Perna Party of 3

The Croatian Wedding tradition, a crucifix, and six months of marriage

On September 8, 2018, on the Feast of the Nativity of the Blessed Virgin Mary, Megan and I were married at Saint Mary Magdalene Catholic Church in Gilbert, AZ. Supported by many family and friends, the day went off without a hitch, and still to this day we have so many fond memories and continue to view photos from the day, beautifully taken by Man in the Moon Studios. I am astounded that we are already half way through our first year of marriage. I love my wife more today than I did six months ago. She is a true blessing and gift from God. She is the answer of many years of prayer asking God where is my spouse. Everyday, I learn to be a better person and husband.

When I first thought about writing this article, my initial thoughts were to write about the things I have learned in the first six months of marriage, but after reflecting on it a bit as well as praying about it, I have decided to just share with you some of the photos of the day and write about something that we did during our marriage vows. It’s my hope that at our first-year mark, I will write a reflection on the things that marriage has taught me personally, at least in the first year.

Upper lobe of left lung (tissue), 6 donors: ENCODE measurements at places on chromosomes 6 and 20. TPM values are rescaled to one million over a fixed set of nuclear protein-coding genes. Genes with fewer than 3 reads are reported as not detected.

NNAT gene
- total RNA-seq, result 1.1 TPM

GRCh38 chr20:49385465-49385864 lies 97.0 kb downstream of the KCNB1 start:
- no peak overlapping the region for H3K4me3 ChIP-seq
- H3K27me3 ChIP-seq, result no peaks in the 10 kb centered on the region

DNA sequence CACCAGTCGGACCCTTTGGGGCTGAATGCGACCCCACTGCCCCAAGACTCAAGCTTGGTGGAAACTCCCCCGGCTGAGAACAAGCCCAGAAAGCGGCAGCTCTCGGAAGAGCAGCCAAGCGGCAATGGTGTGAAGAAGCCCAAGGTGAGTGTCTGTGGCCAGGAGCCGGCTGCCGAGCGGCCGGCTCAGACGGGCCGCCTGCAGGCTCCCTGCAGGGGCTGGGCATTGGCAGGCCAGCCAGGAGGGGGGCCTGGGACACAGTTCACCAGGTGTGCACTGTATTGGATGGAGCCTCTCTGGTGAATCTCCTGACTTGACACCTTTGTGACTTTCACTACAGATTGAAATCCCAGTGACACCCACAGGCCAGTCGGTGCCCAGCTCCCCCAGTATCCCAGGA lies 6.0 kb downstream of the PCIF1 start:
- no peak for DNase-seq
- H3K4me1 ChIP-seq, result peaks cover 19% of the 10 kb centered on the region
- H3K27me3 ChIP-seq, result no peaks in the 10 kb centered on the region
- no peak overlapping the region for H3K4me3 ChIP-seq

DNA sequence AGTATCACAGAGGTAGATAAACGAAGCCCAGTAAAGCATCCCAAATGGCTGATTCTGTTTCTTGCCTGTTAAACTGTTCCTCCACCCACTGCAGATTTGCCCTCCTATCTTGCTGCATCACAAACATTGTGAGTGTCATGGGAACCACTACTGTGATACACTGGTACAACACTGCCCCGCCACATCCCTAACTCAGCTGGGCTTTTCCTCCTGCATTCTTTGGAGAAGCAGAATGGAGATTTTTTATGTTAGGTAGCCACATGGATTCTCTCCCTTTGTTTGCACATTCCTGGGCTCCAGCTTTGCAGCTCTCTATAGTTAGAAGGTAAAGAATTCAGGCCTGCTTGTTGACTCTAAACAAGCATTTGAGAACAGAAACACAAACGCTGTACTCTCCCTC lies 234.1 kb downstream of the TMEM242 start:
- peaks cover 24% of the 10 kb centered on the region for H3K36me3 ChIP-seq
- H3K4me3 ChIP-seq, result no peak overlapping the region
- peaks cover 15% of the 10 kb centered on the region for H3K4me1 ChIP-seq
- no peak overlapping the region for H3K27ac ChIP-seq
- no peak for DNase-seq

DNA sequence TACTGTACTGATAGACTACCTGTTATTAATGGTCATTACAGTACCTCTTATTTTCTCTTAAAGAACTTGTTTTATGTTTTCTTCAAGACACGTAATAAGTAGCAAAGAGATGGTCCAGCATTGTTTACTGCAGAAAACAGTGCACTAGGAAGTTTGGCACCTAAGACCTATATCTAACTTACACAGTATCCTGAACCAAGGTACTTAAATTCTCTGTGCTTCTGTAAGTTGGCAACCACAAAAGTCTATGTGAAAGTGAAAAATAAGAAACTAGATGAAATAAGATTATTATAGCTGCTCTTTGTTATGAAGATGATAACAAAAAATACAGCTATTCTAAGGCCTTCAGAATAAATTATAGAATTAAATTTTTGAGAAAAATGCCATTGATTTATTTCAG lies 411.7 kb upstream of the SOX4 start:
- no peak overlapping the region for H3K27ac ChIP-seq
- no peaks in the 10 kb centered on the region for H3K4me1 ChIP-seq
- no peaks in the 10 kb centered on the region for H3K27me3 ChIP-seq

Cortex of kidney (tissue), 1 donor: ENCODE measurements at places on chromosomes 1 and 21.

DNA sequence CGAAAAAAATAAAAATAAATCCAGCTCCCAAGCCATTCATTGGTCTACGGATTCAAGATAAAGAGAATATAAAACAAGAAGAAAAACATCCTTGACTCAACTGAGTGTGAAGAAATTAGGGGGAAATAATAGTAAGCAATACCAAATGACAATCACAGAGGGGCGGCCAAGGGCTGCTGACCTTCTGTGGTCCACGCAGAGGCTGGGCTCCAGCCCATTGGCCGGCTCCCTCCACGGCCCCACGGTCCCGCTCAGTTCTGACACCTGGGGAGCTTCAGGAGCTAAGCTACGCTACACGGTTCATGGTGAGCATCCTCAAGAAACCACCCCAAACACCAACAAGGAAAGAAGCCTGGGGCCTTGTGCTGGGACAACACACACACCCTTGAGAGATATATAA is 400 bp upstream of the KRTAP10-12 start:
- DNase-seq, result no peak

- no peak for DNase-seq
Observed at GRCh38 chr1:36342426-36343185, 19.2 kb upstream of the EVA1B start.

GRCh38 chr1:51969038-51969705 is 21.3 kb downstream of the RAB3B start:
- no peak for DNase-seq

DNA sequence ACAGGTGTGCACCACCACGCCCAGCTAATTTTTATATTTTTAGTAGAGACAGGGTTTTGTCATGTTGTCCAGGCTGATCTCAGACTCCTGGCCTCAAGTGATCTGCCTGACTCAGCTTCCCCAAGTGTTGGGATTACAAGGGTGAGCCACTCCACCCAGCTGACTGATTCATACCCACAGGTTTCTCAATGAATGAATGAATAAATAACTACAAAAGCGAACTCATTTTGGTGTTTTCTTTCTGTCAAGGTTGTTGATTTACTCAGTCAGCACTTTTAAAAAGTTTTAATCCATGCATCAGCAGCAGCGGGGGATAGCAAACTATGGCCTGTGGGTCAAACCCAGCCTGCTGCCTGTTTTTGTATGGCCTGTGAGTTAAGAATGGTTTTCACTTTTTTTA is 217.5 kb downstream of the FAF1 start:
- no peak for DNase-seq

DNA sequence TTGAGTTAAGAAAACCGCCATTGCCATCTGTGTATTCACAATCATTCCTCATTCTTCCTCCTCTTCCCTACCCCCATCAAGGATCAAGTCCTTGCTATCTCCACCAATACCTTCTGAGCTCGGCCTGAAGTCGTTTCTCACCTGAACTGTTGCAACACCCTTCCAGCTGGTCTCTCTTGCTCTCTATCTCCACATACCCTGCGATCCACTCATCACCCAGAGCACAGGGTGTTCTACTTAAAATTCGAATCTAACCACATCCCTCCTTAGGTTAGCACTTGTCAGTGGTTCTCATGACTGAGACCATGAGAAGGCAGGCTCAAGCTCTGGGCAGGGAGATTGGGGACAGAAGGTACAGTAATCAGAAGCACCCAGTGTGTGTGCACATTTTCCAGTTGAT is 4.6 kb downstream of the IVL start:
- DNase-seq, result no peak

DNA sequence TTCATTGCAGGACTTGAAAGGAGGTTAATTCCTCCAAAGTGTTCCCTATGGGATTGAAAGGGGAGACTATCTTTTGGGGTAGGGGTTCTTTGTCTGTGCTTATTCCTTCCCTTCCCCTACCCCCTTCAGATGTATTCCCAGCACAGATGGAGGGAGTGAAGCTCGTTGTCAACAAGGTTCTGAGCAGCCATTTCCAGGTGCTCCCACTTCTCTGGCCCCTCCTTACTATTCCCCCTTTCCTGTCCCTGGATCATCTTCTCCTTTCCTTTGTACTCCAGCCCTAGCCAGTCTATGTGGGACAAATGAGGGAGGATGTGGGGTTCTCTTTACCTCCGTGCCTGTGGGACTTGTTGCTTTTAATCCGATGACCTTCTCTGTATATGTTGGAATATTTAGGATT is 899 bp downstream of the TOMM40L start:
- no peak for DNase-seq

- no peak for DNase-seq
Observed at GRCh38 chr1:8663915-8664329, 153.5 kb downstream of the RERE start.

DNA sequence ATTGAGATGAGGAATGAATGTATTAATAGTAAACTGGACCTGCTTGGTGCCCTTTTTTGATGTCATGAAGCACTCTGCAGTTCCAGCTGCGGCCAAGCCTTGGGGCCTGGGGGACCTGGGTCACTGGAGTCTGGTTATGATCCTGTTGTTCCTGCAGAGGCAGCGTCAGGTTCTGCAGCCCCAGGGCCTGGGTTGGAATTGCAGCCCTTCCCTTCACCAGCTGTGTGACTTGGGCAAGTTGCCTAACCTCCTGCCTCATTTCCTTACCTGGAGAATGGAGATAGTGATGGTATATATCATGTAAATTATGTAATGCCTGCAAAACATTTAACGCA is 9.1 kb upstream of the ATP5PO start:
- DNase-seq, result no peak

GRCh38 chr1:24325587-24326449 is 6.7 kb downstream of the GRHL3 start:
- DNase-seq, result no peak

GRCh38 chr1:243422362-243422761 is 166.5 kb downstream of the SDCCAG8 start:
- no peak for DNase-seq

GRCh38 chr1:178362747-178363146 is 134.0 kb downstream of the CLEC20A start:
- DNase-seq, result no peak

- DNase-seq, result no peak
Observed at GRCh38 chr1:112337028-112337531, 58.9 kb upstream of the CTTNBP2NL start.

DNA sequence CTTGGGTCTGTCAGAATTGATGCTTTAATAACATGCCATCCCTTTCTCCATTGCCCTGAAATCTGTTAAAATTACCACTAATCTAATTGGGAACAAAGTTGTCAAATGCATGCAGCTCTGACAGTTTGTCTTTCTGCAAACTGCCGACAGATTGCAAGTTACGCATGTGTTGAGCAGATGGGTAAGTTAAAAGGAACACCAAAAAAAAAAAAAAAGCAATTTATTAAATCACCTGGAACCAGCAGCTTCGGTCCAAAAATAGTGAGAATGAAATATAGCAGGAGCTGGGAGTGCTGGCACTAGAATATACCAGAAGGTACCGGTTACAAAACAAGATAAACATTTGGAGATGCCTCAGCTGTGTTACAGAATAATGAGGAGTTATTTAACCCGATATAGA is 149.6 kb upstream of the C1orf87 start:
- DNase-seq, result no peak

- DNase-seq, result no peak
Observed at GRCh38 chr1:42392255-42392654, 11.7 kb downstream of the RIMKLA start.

The one thing I do want to share with you that we did during our marriage vows is the Croatian wedding tradition of holding a crucifix. Although neither of us is Croatian, we found the tradition of holding the crucifix an exceptional symbol of the vocation of marriage. So moved by seeing this at our wedding, two other couples (both friends of ours) who were recently married followed our example and did the same thing at their wedding Mass.

In the town of Siroki-Brijeg in Bosnia and Herzegovina, there has not been one single divorce or broken family in living memory among the 26,000 people who call the town home.  A people who have suffered for their Catholic faith throughout the centuries at the hands of different conquerors, they know the importance that Christ plays in the life of a Christian and that salvation comes through the Cross of Jesus Christ.